The move to network TV was an easy choice for Singh, despite the fact that she was making more money on YouTube. Her ultimate goal, she says, is to do “the Dwayne Johnson” — to become a globally recognized brand with a vast range of creative projects. (The Rock has been Singh’s idol since high school, and now she considers him a friend and mentor.) “A lot of people have asked me this — Your YouTube videos have so many views, your TV show doesn’t have as many views, why would you go to traditional TV?” She says. “But I grew up with TV, I grew up with movie stars. I’m not of the generation that’s like: What’s TV? For me, it’s still very special to have a late-night show. I do think it’s due for an upgrade.”
At the same time, she’s aware that the medium that gave her a home for so many years is changing beneath her feet. Her YouTube channel has seen a decline in viewership in recent years, and at 31, she’s in many ways an elder stateswoman of the platform. “I had to make a very active choice that I personally can’t keep up with [the changes on] YouTube, I’m not willing to adjust to what is popular on YouTube, and I’ve stopped defining my success by that.” Is she worried about the day the teens surpass her? “I’ve kind of been feeling that already. There’s new apps all the time.” (For instance, she hasn’t been able to figure out TikTok.) While it seems counterintuitive to treat burnout by signing up for a daily talk show, there’s a unique kind of psychological pressure that comes with sharing every part of yourself online for the better part of a decade. “When I took my hiatus in 2018, I was spreading myself too thin. I had no personal life. It was work, work, work, work, work, and I had so many great things happening in my career and I was like, You are an unhappy person. So clearly this is not all it takes to be happy; there’s a part of this recipe that’s missing.”
While Singh will do social commentary on issues she cares about, she doesn’t plan to regularly engage with politics on her show. “I think right now there’s room for a show that doesn’t discuss politics, because it’s hard to escape,” Singh says. “And I’m also Canadian — me talking about American politics is just not authentic to me.” Yet despite her sworn refusal to engage with it, Singh has already had her first brush with 2019’s unpredictable political landscape. After photos of Canadian prime minister Justin Trudeau wearing brownface leaked, Singh and her team made the decision not to air a pretaped segment she had done with him days before. “It obviously did not feel great,” she says of Trudeau’s scandal. “I’m not saying that people shouldn’t have been hurt by it; it is a hurtful thing,” she continues. “But I also think that one of the downfalls of the internet is this whole idea of cancel culture. To expect humans to be perfect and never mess up would mean no one would ever learn or grow or evolve in any such way. And this is years and years and years ago. I didn’t know a lot of things were incorrect when I was in my teens.” (Trudeau was 29, the son of the former prime minister, and a schoolteacher at the time).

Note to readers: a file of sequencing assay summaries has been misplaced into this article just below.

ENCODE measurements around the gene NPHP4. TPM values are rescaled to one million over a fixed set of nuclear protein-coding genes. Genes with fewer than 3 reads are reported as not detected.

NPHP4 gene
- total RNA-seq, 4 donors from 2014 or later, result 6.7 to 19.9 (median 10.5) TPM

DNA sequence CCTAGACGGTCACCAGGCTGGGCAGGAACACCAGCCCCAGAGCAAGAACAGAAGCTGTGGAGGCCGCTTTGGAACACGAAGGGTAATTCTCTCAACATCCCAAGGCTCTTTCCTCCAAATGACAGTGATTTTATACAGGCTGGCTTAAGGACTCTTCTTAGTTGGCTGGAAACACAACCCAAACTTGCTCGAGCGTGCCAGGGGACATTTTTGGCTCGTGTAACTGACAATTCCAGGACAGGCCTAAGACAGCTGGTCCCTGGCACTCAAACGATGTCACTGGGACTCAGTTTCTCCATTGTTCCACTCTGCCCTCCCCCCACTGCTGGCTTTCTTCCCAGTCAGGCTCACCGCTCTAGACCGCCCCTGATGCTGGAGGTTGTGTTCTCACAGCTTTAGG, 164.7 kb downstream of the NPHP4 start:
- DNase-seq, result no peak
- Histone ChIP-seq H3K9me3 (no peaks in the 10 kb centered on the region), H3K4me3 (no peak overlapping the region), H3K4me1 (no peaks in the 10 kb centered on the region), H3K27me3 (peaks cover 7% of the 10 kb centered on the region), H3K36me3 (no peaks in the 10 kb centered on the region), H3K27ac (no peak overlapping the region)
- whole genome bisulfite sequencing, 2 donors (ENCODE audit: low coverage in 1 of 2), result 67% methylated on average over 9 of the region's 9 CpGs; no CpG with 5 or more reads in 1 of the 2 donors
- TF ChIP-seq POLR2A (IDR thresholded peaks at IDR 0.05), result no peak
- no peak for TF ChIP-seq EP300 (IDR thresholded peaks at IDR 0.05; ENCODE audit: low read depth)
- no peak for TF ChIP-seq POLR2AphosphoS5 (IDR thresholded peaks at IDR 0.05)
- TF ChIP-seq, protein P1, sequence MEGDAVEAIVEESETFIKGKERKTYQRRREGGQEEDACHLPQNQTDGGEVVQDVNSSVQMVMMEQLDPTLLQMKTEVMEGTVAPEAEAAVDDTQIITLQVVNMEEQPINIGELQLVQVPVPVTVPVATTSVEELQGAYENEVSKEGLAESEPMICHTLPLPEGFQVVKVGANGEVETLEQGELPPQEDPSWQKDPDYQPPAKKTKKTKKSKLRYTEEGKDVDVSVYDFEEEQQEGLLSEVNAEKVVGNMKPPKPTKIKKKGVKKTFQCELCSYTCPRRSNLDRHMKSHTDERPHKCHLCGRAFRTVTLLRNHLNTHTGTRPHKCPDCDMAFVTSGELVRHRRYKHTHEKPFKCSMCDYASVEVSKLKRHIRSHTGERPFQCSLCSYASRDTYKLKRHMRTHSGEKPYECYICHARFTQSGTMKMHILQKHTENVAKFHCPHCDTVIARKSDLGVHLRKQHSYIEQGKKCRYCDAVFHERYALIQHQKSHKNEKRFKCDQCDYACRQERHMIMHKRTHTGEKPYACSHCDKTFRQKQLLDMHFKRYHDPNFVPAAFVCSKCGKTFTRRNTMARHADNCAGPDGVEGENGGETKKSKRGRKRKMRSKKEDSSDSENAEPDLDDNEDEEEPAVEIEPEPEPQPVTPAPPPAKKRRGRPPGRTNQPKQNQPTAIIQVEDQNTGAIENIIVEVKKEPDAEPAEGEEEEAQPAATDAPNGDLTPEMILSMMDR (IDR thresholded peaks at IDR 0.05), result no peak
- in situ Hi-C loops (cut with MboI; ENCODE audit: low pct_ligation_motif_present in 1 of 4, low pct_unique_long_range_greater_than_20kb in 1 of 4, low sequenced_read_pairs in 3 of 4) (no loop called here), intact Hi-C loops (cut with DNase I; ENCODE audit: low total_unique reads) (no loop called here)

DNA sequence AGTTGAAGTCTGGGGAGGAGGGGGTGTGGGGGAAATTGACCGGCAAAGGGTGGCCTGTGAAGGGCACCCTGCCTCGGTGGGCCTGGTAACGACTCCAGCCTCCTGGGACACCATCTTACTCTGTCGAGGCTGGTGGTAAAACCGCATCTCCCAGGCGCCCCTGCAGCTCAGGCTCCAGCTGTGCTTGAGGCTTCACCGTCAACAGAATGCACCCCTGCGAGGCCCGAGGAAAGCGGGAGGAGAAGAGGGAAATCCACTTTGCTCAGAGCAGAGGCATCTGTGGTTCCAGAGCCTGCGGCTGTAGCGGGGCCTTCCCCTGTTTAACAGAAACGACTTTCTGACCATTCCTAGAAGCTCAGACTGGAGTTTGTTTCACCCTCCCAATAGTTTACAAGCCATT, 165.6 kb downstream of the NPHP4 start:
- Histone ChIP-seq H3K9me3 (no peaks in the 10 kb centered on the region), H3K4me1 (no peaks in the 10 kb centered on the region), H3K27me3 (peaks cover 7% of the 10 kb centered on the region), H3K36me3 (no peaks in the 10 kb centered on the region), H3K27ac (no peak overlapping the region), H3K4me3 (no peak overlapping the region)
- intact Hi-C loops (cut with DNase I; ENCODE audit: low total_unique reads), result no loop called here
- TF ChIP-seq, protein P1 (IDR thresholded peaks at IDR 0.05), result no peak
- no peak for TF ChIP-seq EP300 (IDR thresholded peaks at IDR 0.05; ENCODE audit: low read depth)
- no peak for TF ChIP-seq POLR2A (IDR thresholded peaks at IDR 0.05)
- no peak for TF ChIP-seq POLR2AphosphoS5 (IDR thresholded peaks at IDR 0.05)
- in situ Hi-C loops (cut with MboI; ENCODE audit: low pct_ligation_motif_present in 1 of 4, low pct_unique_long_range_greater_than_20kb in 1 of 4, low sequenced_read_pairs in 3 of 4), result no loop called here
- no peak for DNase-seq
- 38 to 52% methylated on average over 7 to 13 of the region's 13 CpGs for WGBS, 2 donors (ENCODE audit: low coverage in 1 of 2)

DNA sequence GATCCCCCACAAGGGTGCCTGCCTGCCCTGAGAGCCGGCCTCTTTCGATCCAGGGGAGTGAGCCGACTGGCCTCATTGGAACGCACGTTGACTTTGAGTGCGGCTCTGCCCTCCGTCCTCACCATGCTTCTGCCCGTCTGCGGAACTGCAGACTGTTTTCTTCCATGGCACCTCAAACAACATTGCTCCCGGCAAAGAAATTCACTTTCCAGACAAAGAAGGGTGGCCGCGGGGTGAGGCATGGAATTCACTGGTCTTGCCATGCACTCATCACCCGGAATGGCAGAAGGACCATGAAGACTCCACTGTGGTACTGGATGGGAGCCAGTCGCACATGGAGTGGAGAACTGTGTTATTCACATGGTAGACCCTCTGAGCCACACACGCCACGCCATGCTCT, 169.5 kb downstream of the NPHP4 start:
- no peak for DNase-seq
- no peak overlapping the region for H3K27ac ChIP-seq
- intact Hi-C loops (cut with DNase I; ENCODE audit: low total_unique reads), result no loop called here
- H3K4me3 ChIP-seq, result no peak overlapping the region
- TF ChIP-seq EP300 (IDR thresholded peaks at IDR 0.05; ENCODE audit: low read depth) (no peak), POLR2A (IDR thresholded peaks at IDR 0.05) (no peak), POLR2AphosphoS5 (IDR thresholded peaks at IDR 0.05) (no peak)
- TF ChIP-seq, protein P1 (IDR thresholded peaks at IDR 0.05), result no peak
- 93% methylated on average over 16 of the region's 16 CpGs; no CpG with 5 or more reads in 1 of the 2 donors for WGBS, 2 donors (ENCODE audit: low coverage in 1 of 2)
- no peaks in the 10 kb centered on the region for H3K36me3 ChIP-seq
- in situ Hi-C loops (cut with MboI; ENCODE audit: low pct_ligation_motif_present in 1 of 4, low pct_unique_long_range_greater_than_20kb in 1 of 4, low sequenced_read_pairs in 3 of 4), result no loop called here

Singh herself has been accused of appropriating black and Indo-Caribbean culture on her channel because of her tendency to don a “blaccent” and make rap videos sporting chains and cornrows. A recent piece in Teen Vogue compared Singh to Awkwafina, who has also been criticized for appropriating black culture, and notes that “Lilly falls into a category of non-Black people of color in entertainment who have built massive followings often by mimicking Black culture and leaning heavily into Black stereotypes.” Singh, who comes from the immigrant-rich cultural-melting-pot neighborhood of Scarborough in Toronto, doesn’t seem to accept the criticism. “My mentality that has leaked into everything I do is: This is who I am and this is what I am. Even with the way I speak, people have so many things to say. People make comments about, you know, I’m a little rough around the edges when I speak — it’s because of where I come from in Toronto. We’re a little bit ratchet, we don’t say ‘thing,’ we say ‘ting.’ It all goes back to ‘I am who I am.”
She has also made an appearance in the notes-app apology news cycle for comparing bath towels wrapped around Jessica Alba’s kids’ heads to Punjabi turbans. In this instance, when Singh realized the problematic nature of her joke, she took action. “As soon as it was brought to my attention, I immediately knew I wanted to apologize,” she says. “It was my first episode I taped, and I remember how nervous I was. And when I heard it back, it just didn’t sound how I wanted it to sound in my brain. I wanted to send an example of how I hope that mistakes are dealt with. I want to take ownership and genuinely apologize. There was no publicist telling me what to do. I was like: This is coming from me.”
After our studio tour, Singh drives me to her house in a shiny white Tesla SUV, bumping “Congratulations,” by Post Malone. Singh’s home is full of curated, on-brand personal touches that look great as the backdrop for a vlog but aren’t quite convincing as a place that someone would ever come to veg out and chill. The Toronto energy is strong: Bright-yellow walls sport whimsical custom artwork featuring Drake’s head juxtaposed against yet another CN tower, and her dog Scarbro’s bed is shaped like a giant Raptors hat. “It’s just so important to me to be around positive vibes and energy, which is why my house is yellow and bright,” she explains. “It’s solely because it makes me happy.”